The province also filed for an appeal of Justice Belobaba’s decision. Since the appeal hearing will be held after the municipal election, the province filed a motion to stay the order (to decide whether the effects of Justice Belobaba’s ruling should be placed on hold until the appeal hearing). 

*UPDATE* On September 19th, a panel of three judges ordered the Superior Court decision stayed. Bill 5 is therefore back in effect. As a result, the province will not to seek to pass Bill 31. The election will proceed with 25 wards, although further legal challenges are likely.

HOW ARE ELECTORAL BOUNDARIES NORMALLY SET?

To accommodate changes in population density and growth, electoral boundaries are regularly revisited at all levels of government to ensure that each electoral district represents approximately the same number of people. The process of revising boundaries takes into consideration community input, existing neighbourhoods, history, and physical characteristics. In 2014, the City of Toronto’s Ward Boundary Review committee hired a team of independent experts to consult extensively with the public, and after several options were proposed, debated, and rejected, it planned to implement the committee's final recommendation—a system of 47 wards—for Toronto’s 2018 municipal election.


WHAT DOES THIS MEAN FOR...

...candidates and their campaigns?

Many campaigns officially began as soon as nomination papers were filed, which opened May 1st for all races. The nomination deadline has been extended until September 14th for City Council and school board races—so all candidates who filed under the 47-ward model can either re-submit their nominations for the 25-ward system, or withdraw. Under a 25-ward system, most candidates will need to significantly readjust their campaign strategies; some incumbents are now running against each other. When they decided to run in the 47-ward system, candidates will have often left their jobs or taken a leave of absence and committed themselves to competing in the election.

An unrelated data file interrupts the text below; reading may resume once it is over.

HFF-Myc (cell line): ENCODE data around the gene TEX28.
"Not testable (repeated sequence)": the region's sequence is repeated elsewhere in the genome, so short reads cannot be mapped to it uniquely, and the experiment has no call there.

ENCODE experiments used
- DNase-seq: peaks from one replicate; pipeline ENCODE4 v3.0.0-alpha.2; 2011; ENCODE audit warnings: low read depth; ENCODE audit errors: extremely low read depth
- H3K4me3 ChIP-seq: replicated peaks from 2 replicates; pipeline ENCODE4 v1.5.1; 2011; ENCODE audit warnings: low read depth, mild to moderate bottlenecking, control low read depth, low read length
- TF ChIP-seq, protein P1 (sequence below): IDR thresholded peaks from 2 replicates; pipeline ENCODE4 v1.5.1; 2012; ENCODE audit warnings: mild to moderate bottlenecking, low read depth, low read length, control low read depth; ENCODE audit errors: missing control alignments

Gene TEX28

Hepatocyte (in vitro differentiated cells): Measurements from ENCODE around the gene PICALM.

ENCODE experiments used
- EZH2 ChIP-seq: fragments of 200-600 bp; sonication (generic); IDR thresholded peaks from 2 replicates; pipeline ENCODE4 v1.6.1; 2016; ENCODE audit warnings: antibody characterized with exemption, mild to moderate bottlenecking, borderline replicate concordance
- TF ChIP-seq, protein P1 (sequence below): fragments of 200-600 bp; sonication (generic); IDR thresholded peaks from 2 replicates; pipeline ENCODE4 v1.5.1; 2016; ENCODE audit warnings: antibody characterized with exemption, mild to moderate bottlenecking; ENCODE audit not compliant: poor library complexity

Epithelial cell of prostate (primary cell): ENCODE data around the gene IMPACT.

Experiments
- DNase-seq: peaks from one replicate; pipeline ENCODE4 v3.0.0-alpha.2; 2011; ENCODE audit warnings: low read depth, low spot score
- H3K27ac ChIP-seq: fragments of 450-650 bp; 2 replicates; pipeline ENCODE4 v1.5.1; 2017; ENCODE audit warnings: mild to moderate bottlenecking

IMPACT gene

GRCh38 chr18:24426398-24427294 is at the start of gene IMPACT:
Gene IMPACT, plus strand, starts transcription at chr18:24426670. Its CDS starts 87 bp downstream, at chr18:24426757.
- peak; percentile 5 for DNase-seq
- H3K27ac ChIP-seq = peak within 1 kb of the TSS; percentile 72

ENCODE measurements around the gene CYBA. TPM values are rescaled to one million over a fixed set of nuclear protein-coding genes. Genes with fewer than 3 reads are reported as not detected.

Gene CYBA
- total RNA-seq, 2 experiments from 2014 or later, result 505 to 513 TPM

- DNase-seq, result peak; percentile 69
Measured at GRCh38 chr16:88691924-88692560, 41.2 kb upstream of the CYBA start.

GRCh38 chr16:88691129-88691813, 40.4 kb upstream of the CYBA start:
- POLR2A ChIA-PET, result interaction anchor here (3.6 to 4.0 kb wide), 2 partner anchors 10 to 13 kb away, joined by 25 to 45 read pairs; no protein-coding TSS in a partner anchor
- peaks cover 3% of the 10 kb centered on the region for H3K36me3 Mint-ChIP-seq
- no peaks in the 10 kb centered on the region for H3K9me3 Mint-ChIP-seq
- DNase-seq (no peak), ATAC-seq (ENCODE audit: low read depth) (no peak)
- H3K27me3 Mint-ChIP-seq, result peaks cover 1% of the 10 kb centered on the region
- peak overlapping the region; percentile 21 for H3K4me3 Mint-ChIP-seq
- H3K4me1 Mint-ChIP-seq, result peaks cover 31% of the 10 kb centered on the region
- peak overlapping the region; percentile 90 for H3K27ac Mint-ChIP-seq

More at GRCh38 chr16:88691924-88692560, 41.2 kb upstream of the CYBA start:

...voters?

The back-and-forth switches between 47 and 25 wards this late in the election process leaves less time for Torontonians to organize all-candidate debates, speak to new candidates when they go door-to-door, or review individual platforms, which may result in a less informed and engaged electorate. As of September 19th, it is not clear who will be on your ballot come October 22nd. (Keep checking the City of Toronto Elections website for updates.)

...the Clerk of Elections at the City of Toronto?

*UPDATE* The logistical preparation for running an election under different wards will be “an absolutely huge task,” as Toronto’s City Clerk put it. The Clerk said it usually takes eight to ten months to prepare for an election. The last weeks before an election are generally devoted to producing the final ballots and preparing the polls for a smooth election day, revising the voters’ list, and running advance polls. There’s now more to do with less time, which can risk the integrity of the process. For example, at the time of writing, the City’s website states that advance voting dates are under review. The Clerk has said publicly in the past week that she doubts the city’s ability to hold an election which meets legal standards set out in the Municipal Elections Act. This could result in legal challenges to the results of the election, if it does go ahead on October 22nd.